By William F. Galvin, originally published in The Cape Cod Chronicle —
The Harwich Conservation Trust has received a strategic land donation centrally located between three ponds the town has identified as a high priority for protection because of recent algae blooms, which signal health issues in those water bodies.
One of the recommendations contained in the Comprehensive Wastewater Management Plan calls for restoring the health to Hinckley’s Pond, which, along with Seymour’s Pond, has been experiencing algae blooms in recent years. Those conditions are exacerbated by development around those ponds. The town has invested a great deal of money in the restoration of Long Pond through alum treatment in recent years.
In recent years the Harwich Conservation Trust has focused efforts to preserve open space surrounding those ponds. They have been successful in obtaining a conservation restriction on 24 acres running between Hinckley’s and Seymour Pond.
Now they have a Christmas present, the donation of 1.44 acres adjacent to the 24-acre parcel running east toward Long Pond. The donation is close to Princess Brook, which connects Hinckley’s and Long Ponds, serving as a major passage into the headwaters for the Herring River herring run. All three ponds are important spawning grounds for this anadromous species.
Bonnie and Stephen Chandler recognize the importance of protecting those lands, thus adding protection to those ponds. Stephen Chandler is a former member of the town’s conservation commission, the agency charged with protecting water and wetland resources and buffer zones in Harwich. The Chandlers were in Florida on vacation and not available for comment.
“The Harwich Conservation Trust is grateful for the Chandlers’ forward-thinking action to protect land, water and wildlife,” HCT Executive Director Michael Lach said of the donation this week.
Lach called the donation the “missing piece of an open space puzzle,” citing its location between the three ponds on the west side of Route 124, protecting woodlands as well as wetland that buffer a certified vernal pool in the watershed of the three ponds.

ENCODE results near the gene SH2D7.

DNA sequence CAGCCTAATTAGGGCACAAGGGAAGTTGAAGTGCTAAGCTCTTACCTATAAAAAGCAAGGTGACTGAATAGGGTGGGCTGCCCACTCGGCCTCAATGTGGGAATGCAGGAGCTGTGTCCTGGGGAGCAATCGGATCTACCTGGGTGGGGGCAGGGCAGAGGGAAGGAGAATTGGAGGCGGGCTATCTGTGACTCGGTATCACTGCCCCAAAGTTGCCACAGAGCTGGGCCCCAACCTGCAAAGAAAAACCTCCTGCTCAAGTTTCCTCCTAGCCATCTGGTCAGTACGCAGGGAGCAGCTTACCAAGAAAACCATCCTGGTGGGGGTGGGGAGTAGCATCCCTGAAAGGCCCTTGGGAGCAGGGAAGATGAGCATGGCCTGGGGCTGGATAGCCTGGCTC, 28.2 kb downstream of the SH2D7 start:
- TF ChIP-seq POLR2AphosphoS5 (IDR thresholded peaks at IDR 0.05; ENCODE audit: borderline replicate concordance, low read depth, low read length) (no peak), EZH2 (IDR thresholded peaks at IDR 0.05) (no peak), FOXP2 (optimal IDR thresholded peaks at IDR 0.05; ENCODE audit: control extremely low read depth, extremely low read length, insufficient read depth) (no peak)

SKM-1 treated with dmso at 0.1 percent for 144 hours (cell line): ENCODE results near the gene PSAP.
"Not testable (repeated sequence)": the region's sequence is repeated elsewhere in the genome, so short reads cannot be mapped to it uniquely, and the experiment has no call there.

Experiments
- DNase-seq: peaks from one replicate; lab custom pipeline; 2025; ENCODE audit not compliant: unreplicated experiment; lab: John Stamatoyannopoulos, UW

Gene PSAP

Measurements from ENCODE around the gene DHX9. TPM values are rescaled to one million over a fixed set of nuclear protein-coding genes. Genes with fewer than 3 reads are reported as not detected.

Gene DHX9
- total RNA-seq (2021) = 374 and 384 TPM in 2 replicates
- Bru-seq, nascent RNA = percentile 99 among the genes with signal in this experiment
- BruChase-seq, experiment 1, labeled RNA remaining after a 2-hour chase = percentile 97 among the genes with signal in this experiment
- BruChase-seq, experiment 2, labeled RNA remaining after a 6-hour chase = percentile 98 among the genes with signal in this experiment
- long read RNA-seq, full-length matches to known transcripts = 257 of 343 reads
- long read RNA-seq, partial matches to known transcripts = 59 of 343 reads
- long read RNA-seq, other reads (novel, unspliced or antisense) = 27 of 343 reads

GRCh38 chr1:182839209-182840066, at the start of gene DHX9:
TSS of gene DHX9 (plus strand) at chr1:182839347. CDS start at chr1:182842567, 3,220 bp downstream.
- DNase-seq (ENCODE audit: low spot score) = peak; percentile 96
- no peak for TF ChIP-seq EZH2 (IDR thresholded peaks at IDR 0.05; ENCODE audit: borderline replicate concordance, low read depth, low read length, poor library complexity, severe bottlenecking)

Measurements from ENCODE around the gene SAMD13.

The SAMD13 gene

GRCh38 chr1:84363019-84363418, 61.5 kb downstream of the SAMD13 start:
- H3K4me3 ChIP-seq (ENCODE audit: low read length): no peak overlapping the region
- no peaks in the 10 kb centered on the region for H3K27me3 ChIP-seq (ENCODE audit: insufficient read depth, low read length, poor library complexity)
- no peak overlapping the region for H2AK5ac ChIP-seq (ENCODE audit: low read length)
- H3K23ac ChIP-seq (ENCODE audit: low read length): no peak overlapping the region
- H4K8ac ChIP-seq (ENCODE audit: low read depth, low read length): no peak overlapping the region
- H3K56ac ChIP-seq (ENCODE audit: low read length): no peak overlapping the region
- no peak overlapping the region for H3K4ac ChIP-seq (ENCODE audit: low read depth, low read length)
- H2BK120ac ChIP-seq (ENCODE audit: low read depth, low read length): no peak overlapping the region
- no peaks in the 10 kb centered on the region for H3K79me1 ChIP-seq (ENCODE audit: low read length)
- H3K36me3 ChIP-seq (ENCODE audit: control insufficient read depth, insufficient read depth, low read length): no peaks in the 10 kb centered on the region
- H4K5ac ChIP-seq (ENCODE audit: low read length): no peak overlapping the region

The land serves to protect core habitat as designated by the state’s Natural Heritage and Endangered Species Program. It protects vulnerable habitat that harbors sensitive and unique species such as the spotted salamander and wood frog, Lach said.
The HCT executive director said the donation advances the trust’s Priority Ponds Project with a goal of preserving watershed lands that specifically protect pond water quality and habitat. Through this project, Lach said,
HCT has helped individuals and families preserve 105 acres with 5,700 feet of shoreline along eight different ponds.
The Chandlers took advantage of the state’s new Conservation Land Tax Credit Program when making the donation. Lach called the program “a powerful incentive for folks who are looking to preserve land and benefit tax-wise.”
He said outright donation of land to a non-profit is one of the simplest ways to protect land. The donor can potentially receive a federal income tax reduction for the value of the gift against 30 percent of adjusted gross income for up to six years.
Landowners can also benefit from the state’s new income tax credit. Lach said you do not have to live in Massachusetts or even pay taxes here to obtain that benefit. If you own the land, and the land qualifies, you qualify, he said.
If you are an eligible landowner, your state income tax could be eliminated for the year with the commonwealth issuing a check for the difference between the amount of that tax, and $50,000 or 50 percent of the land’s appraised value, which ever is less, the HCT executive director said.
HCT takes advantage of all opportunities to preserve land, including outright donations, conservation restrictions and purchasing land. Since its inception in 1988, HCT has helped to preserve hundreds of acres in the town.